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Why We Can't Legalize Our Drug Problem Away


In many US states, more people die from prescription drug overdoses than from car crashes. That’s the finding of a new report on the explosive growth in prescription drug abuse. Kaiser Health News:

Researchers at the Trust for America’s Health found that rates of overdose and addiction doubled since 1999 in most states. In West Virginia—the state with the highest number of drug overdose deaths—the rate was six times higher than fourteen years ago.

Prescription drugs, of course, are legal, but that hasn’t stopped massive abuses and tragic deaths. There’s a kind of anti-drug war rhetoric that suggests that all our drug problems will go away, or at least be significantly reduced, if drugs were made legal and were regulated by local governments. But legalized cocaine or legalized heroin are just as likely to be abused as legalized prescription drugs. Judging by this report, that potential for abuse is quite high.

[Image of pills courtesy of Shutterstock]

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  • f1b0nacc1

    Proponents of legalization (and I reluctantly include myself in that group) don’t pretend that the problem will go away. What we do say is that:
    1) We will get the government out of making decisions as to what free citizens can decide to put in their own bodies
    2) We can stop corrupting law enforcement while militarizing it in an unwinnable and dangerous drug war
    3) We can stop filling our jails with non-violent offenders, with the attendent social woes that brings
    4) We can stop pretending that by making something illegal we can ignore the causes of the problem in the first place.
    None of this is cost-free, and there will be unpleasant consequences no matter what policies are followed. To pretend otherwise is silly.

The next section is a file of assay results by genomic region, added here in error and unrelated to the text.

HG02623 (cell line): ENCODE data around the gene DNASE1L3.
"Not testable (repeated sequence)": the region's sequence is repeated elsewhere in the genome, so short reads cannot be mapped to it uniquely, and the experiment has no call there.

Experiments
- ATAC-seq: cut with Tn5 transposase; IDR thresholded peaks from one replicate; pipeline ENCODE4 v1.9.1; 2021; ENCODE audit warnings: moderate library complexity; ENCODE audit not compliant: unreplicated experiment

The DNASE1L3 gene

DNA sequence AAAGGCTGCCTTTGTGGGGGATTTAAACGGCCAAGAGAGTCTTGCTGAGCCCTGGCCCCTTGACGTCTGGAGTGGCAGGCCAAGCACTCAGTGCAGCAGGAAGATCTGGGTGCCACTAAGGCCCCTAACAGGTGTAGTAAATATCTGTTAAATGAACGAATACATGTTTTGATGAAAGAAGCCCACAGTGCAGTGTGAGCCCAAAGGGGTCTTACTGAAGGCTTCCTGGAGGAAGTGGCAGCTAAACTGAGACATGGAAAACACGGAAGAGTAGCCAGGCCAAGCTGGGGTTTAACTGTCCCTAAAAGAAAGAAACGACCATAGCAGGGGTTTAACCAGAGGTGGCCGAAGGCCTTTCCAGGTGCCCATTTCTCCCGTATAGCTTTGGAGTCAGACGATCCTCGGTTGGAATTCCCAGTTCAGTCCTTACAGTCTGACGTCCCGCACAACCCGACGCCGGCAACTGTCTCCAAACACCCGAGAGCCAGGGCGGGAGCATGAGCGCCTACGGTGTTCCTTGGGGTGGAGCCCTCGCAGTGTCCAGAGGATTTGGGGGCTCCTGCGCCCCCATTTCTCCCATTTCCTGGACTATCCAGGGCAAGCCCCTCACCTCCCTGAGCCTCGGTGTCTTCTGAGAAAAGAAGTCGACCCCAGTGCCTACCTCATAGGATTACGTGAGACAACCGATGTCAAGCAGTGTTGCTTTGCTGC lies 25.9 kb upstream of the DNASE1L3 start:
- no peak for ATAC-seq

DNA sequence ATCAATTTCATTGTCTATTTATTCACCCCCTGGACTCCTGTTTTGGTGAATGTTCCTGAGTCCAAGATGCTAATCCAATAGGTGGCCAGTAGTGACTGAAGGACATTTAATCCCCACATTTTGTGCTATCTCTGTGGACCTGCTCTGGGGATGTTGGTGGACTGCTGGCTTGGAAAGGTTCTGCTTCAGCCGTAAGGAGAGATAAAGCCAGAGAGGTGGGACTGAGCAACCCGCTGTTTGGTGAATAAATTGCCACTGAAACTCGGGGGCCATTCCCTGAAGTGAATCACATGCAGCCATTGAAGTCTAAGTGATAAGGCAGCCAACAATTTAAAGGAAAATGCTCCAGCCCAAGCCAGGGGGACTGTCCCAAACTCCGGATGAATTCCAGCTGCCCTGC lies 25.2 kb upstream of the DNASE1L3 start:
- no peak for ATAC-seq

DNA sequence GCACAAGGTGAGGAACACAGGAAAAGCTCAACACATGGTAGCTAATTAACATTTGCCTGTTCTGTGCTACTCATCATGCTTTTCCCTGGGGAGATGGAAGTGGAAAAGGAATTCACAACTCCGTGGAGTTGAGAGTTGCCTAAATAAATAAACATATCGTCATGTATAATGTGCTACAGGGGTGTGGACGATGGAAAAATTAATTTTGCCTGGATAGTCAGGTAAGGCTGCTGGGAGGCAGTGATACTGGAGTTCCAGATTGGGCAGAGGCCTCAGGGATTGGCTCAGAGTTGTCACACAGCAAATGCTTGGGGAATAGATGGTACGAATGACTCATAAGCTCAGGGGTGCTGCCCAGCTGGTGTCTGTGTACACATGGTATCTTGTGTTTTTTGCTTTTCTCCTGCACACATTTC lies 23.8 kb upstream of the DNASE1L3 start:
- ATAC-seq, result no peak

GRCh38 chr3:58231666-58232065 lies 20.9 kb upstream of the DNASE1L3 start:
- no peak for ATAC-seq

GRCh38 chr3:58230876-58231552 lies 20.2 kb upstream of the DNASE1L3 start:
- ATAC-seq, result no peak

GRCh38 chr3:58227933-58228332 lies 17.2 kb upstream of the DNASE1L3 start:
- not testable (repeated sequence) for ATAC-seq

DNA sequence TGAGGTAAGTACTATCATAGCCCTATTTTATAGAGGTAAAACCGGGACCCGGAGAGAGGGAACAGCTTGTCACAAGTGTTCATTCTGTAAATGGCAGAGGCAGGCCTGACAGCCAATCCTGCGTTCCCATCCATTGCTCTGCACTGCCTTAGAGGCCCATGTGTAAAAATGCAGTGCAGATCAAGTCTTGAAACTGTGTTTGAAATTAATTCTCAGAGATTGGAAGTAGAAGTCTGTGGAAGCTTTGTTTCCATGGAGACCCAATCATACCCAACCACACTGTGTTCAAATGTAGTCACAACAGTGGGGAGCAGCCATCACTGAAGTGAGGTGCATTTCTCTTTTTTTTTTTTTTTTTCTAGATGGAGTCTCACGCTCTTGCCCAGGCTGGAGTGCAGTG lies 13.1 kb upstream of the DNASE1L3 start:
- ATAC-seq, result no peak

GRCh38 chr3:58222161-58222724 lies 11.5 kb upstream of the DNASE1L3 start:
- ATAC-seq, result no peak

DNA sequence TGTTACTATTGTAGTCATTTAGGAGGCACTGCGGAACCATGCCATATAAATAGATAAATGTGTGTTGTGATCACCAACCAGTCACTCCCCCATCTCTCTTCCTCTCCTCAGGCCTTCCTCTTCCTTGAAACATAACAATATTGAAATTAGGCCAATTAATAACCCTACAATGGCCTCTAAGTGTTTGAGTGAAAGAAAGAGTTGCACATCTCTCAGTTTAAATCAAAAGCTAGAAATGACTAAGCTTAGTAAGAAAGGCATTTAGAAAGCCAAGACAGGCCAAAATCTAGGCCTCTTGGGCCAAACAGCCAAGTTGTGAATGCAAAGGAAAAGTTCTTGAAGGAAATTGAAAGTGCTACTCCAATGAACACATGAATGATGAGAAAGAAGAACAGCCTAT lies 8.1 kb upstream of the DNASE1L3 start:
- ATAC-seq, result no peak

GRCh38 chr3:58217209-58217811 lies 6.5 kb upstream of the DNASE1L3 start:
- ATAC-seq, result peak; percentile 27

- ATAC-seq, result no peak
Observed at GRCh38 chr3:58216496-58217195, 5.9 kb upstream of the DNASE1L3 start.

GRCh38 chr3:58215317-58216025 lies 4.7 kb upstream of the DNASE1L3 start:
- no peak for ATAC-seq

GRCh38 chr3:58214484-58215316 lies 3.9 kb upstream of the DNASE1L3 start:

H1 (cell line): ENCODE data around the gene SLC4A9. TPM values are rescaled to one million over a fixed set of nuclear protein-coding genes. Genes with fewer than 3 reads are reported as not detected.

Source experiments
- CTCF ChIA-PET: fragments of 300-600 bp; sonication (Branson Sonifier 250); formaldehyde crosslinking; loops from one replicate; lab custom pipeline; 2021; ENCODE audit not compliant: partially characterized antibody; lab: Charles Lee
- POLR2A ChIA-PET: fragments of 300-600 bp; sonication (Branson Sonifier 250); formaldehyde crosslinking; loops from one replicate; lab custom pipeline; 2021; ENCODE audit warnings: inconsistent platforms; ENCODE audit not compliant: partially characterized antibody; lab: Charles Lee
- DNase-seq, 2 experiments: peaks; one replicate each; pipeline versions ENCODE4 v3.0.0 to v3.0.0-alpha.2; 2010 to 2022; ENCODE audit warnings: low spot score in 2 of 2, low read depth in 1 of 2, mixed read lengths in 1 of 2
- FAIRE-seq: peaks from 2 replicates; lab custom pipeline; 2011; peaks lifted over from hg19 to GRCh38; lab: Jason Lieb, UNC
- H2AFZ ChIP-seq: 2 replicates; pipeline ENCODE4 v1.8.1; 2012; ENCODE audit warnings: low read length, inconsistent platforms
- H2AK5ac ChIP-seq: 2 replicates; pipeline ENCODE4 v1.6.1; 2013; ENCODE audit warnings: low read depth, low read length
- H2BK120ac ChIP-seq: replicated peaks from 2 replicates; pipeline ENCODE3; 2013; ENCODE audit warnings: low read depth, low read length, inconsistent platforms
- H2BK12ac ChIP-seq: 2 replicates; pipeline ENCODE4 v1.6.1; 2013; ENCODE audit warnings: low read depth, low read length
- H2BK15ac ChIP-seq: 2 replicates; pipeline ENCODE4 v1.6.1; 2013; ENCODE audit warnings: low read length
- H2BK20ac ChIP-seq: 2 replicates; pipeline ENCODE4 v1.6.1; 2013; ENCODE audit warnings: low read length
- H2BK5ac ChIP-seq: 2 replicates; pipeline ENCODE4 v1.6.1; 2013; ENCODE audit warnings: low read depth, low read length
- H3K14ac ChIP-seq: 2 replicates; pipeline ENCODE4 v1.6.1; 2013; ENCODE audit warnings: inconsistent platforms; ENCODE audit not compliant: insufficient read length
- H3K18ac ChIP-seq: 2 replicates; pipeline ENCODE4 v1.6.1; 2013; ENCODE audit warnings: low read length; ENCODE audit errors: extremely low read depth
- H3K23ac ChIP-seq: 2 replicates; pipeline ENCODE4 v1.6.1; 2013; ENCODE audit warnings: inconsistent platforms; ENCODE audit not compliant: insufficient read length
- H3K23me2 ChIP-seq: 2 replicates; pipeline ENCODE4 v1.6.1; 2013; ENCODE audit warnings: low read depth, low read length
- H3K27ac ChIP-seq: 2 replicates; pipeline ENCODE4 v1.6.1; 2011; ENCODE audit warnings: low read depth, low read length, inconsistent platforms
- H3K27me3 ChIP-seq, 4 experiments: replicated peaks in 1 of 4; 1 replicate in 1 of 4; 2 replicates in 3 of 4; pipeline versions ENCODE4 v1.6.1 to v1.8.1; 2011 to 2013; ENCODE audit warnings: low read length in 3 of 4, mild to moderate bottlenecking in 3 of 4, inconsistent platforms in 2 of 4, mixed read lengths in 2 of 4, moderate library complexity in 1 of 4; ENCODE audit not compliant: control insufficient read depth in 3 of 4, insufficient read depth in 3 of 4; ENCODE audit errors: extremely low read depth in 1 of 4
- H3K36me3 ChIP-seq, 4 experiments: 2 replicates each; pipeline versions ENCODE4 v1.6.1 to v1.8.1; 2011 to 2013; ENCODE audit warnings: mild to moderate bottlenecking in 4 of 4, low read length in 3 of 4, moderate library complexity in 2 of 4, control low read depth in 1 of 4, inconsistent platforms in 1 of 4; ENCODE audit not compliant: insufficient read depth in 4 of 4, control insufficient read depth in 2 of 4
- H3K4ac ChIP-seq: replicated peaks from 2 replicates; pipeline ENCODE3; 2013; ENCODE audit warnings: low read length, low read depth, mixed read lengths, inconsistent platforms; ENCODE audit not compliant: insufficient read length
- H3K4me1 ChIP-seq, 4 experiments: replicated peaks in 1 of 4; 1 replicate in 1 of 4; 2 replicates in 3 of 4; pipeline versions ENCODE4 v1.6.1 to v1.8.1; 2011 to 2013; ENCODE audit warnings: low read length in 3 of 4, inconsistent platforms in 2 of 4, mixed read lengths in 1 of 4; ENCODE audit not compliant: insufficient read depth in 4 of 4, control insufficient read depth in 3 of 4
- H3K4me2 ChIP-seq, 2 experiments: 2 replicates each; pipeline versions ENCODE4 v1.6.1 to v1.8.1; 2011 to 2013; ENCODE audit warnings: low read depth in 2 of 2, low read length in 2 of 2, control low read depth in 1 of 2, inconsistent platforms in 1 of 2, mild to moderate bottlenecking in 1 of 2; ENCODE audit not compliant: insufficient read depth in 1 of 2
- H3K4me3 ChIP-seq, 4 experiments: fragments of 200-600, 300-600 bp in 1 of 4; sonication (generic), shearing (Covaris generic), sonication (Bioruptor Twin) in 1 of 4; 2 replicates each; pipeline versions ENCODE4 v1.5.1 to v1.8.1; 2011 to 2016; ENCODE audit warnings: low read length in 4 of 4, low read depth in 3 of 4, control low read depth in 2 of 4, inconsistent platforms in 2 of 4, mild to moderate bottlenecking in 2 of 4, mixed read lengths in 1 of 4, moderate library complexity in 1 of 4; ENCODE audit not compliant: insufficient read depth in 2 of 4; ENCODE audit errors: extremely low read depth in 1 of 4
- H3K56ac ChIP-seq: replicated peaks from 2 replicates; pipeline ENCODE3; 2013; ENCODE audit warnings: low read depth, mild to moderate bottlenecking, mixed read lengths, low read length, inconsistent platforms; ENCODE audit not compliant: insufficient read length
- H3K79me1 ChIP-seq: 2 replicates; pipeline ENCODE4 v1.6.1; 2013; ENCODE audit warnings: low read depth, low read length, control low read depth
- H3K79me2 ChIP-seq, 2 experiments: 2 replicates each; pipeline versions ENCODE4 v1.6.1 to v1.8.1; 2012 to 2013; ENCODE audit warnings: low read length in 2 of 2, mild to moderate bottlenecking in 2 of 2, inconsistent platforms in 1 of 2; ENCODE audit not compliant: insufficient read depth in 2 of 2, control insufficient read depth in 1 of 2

• Andrew Allison

      And we can stop feeding the criminal organizations which supply them. The US learned absolutely nothing from Prohibition.

      • JohnOfEnfield

        Precisely. The corruption & criminalisation of our peoples caused by prohibition is a terrifying blot on our societies. Teaching people how not to abuse their bodies & minds by misuse of drugs is a challenge with & without prohibition. Without prohibition we can at least have a sensible discussion.

    • rheddles

      And maybe we can get rid of the asset forfeiture laws that are paying for the militarization of our police.

  • AD_Rtr_OS

    And yet the Left spends inordinate amount of time and money trying to deal with “gun-violence”, whose numbers pale in comparison.
    Is the term “Get a Life” relevant here?

  • cubanbob

    Legalizing drugs is a slogan. I would like to see proposals on just how to do it. Is the FDA going to inspect for purity? And just where would one buy legal crack, heroin of crystal meth? Walgreens? CVS? By prescription? Over the counter? Will those hooked on them be able to qualify for SSI disability when their to addled to work? Will ObamaCare cover them?

    • Fat_Man

      “Is the FDA going to inspect for purity?”


      “And just where would one buy … Walgreens? CVS? By prescription?”


      “Will those hooked on them be able to qualify for SSI disability”

      I don’t know, but we should follow the same policy we follow with alcoholics.

      “Will ObamaCare cover them?”

      Trick question. Obamacare will cover no one.

      • cubanbob

        Marvelous. Expanded SSI and ADA rights. And under ObamaCare those who wish to indulge legally in the use of heroin and meth among others for the first time are going to go to their GP to get a prescription. Marvelous. And of course with O Care all they will pay is their co-pay and they will be USP pure. Simply marvelous.

  • Thom Burnett

    WRM is fighting the straw man. No legalization advocate says that all the problems go away. We say that the problems are different and overall smaller. Some problems get significantly reduced – like bloody drug turf wars. I would expect more use and therefore more direct health problems but much less of the enforcement problems – less powerful organized crime, fewer people in jails, safer products on the street, etc. Overall a net gain for the people of the USA.

  • Fat_Man

    What we have here is the catastrophic failure of a policy — i.e. treating drug abuse as a legal issue that can be solved by legal prohibitions and punishments.

    Failure of this magnitude should not be remidied by continuing the policy, nor by doubling down.

    The alternative should be to treat drug abuse as a medical problem that should be managed by social and medical interventions, such as mental health outreach, faith based initiatives, AA, rehabilitation clinics, und so weiter.

    But, even a more complete legalization would be better than the current catastrophic failure.

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